Women’s Use of Nonprescribed Methods to Induce Labor: A Brief Report

Authors

  • Zaid Chaudhry BS,

    1. Zaid Chaudhry is a Medical Student at the Ohio State University College of Medicine; Jane Fischer is Staff Nurse and Program Director at the Women & Infants’ Program, Ohio State University Medical Center; and Jonathan Schaffir is Associate Professor of Clinical Obstetrics & Gynecology at the Ohio State University College of Medicine, Columbus, Ohio, United States of America.
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  • Jane Fischer MSN, RN, ACCE,

    1. Zaid Chaudhry is a Medical Student at the Ohio State University College of Medicine; Jane Fischer is Staff Nurse and Program Director at the Women & Infants’ Program, Ohio State University Medical Center; and Jonathan Schaffir is Associate Professor of Clinical Obstetrics & Gynecology at the Ohio State University College of Medicine, Columbus, Ohio, United States of America.
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  • Jonathan Schaffir MD

    1. Zaid Chaudhry is a Medical Student at the Ohio State University College of Medicine; Jane Fischer is Staff Nurse and Program Director at the Women & Infants’ Program, Ohio State University Medical Center; and Jonathan Schaffir is Associate Professor of Clinical Obstetrics & Gynecology at the Ohio State University College of Medicine, Columbus, Ohio, United States of America.
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Address correspondence to Jonathan Schaffir, MD, 2831 Cramblett Hall, 456 West 10th Avenue, Columbus, OH 43210, USA.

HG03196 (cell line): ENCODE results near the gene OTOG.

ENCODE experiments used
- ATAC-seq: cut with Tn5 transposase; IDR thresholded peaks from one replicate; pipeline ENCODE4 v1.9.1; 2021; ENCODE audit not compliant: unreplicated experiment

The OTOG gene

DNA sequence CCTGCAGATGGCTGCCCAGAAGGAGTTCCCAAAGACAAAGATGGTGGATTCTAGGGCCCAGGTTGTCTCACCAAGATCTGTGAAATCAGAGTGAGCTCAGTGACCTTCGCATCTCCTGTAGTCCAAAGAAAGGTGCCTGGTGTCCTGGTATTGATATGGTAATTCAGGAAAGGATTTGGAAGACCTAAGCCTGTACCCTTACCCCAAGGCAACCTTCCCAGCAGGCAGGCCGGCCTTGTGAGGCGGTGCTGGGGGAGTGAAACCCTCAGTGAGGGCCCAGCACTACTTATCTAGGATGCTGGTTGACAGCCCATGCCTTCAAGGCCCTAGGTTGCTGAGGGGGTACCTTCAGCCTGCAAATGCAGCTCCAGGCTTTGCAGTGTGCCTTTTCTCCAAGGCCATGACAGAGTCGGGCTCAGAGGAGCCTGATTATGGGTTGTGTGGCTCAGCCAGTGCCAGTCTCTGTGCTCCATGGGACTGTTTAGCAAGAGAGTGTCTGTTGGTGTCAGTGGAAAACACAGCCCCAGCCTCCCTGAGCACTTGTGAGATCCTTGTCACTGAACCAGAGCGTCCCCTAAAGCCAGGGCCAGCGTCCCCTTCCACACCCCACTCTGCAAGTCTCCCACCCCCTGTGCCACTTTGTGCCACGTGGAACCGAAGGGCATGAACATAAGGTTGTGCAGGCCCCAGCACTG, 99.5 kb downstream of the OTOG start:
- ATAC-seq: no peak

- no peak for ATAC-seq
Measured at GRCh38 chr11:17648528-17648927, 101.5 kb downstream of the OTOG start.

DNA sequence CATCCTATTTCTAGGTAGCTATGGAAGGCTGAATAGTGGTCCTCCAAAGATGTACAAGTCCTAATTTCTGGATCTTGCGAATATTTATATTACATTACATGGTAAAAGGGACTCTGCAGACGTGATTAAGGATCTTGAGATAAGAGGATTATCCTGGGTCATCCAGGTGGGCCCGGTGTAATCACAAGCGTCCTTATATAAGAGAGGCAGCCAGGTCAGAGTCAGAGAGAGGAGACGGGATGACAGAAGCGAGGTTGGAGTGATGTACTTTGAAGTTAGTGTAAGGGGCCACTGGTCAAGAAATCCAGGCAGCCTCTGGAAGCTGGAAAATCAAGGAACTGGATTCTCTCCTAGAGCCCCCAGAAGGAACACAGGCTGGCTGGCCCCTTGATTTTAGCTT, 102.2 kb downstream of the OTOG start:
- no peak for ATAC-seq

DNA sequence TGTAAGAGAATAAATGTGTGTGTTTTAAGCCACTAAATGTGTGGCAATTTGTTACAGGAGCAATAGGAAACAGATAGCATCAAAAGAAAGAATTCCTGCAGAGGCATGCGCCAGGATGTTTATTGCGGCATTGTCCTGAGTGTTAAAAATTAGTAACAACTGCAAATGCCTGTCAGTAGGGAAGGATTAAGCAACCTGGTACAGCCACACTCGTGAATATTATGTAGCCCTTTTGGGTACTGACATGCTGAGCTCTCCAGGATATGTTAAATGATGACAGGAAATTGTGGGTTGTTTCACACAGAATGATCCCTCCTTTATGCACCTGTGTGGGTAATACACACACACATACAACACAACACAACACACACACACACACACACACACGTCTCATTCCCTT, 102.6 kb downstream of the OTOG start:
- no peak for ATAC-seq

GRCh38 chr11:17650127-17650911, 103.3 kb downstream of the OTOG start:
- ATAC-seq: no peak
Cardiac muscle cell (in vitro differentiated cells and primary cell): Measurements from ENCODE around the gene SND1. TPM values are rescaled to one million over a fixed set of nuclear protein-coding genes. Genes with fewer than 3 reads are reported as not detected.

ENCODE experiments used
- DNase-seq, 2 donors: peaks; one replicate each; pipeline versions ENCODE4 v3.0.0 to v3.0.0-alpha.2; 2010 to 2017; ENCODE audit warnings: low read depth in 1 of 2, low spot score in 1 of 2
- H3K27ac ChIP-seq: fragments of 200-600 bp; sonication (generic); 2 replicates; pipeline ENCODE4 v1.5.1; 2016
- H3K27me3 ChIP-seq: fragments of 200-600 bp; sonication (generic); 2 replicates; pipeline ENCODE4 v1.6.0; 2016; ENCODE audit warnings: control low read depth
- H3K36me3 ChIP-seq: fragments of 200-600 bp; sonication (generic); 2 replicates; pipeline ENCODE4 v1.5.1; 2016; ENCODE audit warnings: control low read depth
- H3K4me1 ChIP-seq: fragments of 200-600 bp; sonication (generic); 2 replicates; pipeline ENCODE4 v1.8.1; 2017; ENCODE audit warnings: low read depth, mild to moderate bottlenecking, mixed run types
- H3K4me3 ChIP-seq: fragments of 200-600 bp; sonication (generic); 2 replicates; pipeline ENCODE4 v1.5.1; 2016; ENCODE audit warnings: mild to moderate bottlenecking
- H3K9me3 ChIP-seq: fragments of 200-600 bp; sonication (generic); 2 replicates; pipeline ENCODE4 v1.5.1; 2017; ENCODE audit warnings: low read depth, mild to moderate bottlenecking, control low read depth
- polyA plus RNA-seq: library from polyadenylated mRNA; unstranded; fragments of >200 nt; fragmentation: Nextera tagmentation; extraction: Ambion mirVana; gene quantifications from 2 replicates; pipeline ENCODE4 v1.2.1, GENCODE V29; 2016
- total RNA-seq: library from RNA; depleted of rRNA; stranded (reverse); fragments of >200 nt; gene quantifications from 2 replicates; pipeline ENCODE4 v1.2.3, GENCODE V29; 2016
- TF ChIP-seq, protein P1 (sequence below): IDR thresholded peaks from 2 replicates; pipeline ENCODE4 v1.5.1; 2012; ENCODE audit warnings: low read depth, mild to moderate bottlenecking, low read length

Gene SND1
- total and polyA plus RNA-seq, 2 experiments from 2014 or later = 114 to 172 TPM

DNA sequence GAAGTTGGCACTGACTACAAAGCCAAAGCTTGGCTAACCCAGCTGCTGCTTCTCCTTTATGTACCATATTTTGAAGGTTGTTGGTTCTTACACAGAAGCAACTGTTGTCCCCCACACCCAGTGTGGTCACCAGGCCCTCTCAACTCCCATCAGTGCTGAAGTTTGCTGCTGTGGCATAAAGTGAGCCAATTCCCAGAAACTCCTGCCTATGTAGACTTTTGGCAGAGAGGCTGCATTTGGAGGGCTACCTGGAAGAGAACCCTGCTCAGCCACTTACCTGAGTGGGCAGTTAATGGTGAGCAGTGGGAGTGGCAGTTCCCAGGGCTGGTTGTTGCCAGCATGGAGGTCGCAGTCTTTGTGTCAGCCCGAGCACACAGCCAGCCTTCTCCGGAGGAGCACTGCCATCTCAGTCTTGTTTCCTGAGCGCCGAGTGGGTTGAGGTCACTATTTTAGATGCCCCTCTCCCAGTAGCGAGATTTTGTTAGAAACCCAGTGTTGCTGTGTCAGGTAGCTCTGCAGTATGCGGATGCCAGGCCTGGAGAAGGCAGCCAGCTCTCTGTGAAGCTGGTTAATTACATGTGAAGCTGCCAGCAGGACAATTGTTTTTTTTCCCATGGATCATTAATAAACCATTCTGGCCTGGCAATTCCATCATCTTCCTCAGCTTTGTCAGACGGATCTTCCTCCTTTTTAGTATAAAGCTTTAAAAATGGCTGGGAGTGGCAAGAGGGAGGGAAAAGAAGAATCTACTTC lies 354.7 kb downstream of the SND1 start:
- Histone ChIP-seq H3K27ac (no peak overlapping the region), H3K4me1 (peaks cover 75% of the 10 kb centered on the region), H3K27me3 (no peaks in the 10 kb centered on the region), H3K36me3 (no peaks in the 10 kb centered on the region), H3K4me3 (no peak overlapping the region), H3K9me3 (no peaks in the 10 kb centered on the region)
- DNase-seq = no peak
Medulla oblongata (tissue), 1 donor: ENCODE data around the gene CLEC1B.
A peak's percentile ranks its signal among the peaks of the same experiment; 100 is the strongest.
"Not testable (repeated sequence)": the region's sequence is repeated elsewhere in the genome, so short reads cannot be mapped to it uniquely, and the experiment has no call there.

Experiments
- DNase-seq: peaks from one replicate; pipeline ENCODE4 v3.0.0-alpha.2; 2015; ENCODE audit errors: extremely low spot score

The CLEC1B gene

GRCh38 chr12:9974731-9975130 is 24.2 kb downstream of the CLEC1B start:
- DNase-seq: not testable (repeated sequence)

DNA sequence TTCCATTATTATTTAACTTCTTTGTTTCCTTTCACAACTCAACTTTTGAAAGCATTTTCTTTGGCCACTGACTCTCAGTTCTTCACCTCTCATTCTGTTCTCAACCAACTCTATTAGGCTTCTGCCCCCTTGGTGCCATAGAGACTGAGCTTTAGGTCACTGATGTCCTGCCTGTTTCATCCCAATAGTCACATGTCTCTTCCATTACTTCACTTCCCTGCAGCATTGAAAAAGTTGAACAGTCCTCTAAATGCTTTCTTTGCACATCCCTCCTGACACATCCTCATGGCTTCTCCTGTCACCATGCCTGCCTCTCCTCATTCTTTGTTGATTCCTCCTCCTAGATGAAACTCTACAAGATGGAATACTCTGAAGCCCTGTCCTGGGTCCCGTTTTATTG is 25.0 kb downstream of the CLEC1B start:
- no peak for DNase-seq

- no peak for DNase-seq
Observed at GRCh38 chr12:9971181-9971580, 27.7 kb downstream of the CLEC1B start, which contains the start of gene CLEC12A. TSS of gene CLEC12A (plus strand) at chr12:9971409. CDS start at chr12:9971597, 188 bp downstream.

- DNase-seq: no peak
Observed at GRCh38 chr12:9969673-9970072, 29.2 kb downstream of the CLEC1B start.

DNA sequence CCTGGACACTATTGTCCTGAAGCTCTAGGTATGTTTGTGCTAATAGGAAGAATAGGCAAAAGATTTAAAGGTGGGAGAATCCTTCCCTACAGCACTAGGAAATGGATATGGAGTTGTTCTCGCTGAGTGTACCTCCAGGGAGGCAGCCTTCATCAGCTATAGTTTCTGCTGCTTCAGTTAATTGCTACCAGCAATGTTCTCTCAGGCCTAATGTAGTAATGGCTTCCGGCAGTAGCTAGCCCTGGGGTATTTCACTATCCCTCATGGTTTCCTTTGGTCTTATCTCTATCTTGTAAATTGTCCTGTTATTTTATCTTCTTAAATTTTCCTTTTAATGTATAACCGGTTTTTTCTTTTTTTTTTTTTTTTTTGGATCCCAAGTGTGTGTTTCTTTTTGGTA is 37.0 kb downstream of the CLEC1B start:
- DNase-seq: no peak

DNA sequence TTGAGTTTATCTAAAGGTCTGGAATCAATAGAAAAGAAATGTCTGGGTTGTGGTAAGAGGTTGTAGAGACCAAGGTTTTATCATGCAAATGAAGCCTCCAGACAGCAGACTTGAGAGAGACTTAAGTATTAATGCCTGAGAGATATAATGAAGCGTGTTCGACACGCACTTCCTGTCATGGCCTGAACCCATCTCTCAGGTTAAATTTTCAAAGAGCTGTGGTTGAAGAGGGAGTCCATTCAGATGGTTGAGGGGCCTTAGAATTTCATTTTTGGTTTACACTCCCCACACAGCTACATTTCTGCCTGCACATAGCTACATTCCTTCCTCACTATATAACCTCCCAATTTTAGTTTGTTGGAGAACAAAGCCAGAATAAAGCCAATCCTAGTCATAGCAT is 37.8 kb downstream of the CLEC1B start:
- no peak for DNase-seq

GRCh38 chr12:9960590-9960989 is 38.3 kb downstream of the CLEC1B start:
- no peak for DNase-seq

Abstract

Abstract:  Background:  Sometimes pregnant women take it on themselves to hasten labor to alleviate the discomforts of pregnancy. This study sought to identify how frequently women attempt to induce labor through nonprescribed methods, and what factors are associated with the use of such methods.

Methods:  Surveys were distributed to postpartum women who had delivered at a Midwestern academic hospital. Women were asked what methods they had used to induce labor on their own, where they heard about these methods, and whether they had discussed it with their physician. Information about demographics and mode and timing of delivery was also collected.

Results:  Of the 201 women who responded, 99 (49.3%) did not try to induce labor themselves, whereas 102 (50.7%) used some type of nonprescribed method to induce labor. The most common method was walking (43.3%), followed by intercourse (22.9%), ingesting of spicy food (10.9%), and nipple stimulation (7.5%). Very few respondents used laxatives, heavy exercise, masturbation, acupuncture, or herbal preparations to induce labor. Women who used any nonprescribed method to induce labor were younger, had a lower parity, greater gestational age, and were more likely to have had a vaginal birth.

Conclusions:  A substantial portion of women used nonprescribed methods to induce labor, often without discussing them with a physician. Maternity caregivers may want to inquire about such issues, especially where interventions may do more harm than good. (BIRTH 38:2 June 2011)

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